NewsPublic satisfaction with social care at lowest level ever recorded

Public satisfaction with social care at lowest level ever recorded

Public satisfaction with social care services has dropped to just 13%, according to the Nuffield Trust and The King’s Fund. This is the lowest level ever recorded on their British Social Attitudes survey.

The survey, conducted in September and October of last year, saw 57% of respondents report being ‘quite dissatisfied’ or ‘very dissatisfied’ with social care services. Reasons for this included inadequate pay, working conditions and training for staff. Further reasons included not receiving the necessary social care themselves, and the lack of support for unpaid carers.

‘These are awful results,’ said Senior Fellow in social care at The King’s Fun, Simon Bottery.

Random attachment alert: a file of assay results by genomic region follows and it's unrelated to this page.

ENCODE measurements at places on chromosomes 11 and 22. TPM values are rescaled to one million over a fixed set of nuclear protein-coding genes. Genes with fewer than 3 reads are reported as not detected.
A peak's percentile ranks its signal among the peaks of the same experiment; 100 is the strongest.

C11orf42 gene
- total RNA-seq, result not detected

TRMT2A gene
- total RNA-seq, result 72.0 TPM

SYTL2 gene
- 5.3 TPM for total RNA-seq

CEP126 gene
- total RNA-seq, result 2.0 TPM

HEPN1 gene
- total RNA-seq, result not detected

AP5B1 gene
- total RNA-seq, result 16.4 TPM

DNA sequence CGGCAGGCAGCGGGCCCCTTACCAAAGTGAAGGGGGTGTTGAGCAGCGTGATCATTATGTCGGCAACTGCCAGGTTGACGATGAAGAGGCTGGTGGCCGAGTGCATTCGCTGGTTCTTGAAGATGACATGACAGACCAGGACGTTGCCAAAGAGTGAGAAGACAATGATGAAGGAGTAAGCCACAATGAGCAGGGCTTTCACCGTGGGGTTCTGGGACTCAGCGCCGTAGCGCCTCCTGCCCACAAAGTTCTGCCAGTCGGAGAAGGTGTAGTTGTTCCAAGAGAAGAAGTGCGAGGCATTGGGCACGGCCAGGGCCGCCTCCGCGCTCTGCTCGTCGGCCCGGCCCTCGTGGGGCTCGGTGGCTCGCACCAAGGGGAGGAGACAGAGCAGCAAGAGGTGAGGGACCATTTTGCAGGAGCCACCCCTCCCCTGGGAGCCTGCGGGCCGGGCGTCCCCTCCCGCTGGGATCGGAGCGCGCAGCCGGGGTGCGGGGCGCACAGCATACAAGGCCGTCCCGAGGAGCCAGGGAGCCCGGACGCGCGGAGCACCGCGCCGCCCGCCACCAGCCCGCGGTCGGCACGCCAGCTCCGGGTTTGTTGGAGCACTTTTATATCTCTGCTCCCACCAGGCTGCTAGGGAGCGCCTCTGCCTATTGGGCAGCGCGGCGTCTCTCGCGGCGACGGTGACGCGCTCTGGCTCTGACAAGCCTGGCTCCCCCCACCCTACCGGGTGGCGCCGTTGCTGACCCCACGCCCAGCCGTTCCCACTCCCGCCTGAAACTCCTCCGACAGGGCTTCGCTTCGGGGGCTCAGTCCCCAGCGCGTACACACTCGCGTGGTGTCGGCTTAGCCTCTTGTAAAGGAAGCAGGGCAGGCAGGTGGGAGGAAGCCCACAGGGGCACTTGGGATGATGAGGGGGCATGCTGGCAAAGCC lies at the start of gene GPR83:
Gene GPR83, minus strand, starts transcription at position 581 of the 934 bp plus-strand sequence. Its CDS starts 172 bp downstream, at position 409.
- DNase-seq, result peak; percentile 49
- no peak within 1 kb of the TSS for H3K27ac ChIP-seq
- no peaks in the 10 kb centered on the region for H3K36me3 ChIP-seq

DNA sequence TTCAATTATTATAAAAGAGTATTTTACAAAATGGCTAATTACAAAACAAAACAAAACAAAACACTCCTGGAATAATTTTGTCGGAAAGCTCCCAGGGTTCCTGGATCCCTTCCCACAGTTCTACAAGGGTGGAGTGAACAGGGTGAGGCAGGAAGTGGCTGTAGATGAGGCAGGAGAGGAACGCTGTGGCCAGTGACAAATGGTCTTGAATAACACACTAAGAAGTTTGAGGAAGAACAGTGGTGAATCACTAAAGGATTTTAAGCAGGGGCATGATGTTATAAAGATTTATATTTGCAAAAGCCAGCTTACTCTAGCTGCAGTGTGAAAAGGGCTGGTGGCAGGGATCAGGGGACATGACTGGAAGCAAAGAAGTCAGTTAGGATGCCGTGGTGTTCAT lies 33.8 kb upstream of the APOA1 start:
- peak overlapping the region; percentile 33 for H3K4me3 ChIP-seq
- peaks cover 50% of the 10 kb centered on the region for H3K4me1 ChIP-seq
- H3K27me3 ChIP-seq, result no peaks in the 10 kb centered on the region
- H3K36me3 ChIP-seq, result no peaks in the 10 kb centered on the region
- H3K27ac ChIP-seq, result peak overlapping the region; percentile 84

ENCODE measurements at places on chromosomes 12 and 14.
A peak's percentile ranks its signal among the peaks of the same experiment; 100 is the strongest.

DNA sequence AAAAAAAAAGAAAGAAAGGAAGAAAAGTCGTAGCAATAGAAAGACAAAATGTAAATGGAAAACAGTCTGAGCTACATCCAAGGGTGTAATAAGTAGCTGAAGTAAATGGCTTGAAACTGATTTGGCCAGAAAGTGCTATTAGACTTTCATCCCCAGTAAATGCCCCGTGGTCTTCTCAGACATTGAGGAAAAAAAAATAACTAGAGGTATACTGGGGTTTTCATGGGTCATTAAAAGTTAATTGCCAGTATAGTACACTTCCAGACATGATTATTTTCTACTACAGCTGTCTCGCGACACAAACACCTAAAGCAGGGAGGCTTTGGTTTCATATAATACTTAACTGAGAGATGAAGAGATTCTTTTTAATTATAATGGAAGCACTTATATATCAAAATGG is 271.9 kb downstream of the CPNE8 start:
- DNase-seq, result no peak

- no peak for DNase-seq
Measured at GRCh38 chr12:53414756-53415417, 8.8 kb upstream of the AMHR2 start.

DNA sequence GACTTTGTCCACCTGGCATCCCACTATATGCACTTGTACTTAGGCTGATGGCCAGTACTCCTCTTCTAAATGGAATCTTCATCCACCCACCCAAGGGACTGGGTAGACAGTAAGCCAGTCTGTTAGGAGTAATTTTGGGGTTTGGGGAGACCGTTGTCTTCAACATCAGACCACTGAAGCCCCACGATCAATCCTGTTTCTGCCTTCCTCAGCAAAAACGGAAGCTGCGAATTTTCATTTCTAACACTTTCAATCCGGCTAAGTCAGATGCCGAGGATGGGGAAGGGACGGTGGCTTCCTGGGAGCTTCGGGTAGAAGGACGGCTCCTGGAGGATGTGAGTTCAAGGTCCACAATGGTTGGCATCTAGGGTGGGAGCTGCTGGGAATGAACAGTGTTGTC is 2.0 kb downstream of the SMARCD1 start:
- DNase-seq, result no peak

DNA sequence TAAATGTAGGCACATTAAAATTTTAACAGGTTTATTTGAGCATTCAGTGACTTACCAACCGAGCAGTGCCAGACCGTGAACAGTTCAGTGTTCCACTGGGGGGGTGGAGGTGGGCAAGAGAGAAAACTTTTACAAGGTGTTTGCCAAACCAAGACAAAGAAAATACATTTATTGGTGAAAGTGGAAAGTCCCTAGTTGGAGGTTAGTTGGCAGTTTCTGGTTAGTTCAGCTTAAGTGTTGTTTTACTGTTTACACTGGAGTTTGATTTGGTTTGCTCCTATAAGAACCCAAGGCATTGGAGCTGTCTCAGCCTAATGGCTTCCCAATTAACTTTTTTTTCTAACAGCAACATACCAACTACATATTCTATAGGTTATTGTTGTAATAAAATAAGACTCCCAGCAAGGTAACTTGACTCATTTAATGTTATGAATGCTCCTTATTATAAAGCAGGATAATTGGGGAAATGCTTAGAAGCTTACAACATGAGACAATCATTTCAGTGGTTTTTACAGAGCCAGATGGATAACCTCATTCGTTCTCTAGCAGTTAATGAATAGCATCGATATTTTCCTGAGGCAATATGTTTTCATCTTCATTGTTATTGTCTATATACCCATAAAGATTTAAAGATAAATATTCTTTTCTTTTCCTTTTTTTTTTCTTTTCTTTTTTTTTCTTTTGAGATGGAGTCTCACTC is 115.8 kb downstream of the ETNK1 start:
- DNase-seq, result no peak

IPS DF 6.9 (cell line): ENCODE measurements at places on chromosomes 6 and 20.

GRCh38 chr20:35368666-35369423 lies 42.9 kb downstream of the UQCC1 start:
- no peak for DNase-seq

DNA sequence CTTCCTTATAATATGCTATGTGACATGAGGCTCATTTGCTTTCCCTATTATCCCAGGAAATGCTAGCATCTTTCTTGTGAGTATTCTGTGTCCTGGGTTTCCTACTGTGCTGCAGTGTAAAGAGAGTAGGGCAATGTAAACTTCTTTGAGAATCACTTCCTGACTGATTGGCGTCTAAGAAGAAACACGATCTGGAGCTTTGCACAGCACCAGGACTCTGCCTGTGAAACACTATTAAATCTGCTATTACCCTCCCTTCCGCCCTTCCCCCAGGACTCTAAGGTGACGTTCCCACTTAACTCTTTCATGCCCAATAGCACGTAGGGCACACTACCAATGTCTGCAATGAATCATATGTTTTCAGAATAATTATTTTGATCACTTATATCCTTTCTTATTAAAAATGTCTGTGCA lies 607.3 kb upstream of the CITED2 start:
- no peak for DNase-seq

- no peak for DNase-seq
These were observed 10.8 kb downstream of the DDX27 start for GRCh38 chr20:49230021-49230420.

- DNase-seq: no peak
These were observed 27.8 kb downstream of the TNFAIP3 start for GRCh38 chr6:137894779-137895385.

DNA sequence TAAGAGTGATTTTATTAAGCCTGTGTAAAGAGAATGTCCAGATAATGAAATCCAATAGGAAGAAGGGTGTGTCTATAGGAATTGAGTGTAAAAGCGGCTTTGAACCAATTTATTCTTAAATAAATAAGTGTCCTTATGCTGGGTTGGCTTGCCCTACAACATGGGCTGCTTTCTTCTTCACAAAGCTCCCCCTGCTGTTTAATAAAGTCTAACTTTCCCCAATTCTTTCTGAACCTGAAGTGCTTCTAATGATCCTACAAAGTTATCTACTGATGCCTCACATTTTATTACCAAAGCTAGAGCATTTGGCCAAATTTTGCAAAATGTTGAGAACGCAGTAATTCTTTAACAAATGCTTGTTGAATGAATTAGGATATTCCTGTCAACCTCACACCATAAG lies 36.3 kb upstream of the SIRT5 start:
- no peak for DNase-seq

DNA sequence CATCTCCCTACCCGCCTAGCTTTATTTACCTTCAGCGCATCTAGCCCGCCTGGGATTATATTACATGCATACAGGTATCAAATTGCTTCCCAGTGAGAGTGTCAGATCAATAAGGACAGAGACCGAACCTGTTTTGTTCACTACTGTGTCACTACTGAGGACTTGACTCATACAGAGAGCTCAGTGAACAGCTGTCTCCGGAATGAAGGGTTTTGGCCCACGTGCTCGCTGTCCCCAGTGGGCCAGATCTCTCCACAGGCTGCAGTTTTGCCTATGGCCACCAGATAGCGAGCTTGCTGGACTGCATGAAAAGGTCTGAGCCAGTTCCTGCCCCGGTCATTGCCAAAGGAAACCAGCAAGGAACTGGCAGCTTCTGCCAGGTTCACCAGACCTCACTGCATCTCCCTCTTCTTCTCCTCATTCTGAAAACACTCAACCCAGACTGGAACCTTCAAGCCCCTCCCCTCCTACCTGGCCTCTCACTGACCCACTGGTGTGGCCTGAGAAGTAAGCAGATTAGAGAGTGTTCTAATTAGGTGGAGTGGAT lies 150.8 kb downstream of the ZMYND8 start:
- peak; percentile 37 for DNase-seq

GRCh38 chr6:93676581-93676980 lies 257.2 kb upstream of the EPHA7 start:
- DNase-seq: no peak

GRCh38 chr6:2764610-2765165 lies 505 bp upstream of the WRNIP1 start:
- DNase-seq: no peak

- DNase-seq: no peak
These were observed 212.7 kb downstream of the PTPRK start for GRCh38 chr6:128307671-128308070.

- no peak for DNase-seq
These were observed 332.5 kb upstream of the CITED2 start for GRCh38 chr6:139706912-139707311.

‘People realise that too many people fail to receive the social care support they need, putting an unfair requirement on unpaid carers, and that staff are overworked and underpaid.’

Those most likely to report dissatisfaction had used or contacted a service in the last 12 months. Respondents over 65 were also more likely to be dissatisfied, alongside those with higher incomes and those who supported the Labour and Liberal Democrat parties.

Cyril Lobont, Researcher at the Nuffield Trust, said:

‘Social care services are a vital part of society yet satisfaction with them seems to redefine “rock bottom” every year. The results make it clear that too many people with care needs and their families are still struggling to access a reasonable level of support. Politicians of all parties need to prioritise reversing this record low satisfaction. What is left of the delayed reform plans at present would barely stabilise the sector, let alone deliver the improvement so desperately needed.’

The social care findings from the British Social Attitudes survey were released ahead of the full health and care report, which is being published tomorrow (Wednesday 27 March).

Image | Shutterstock


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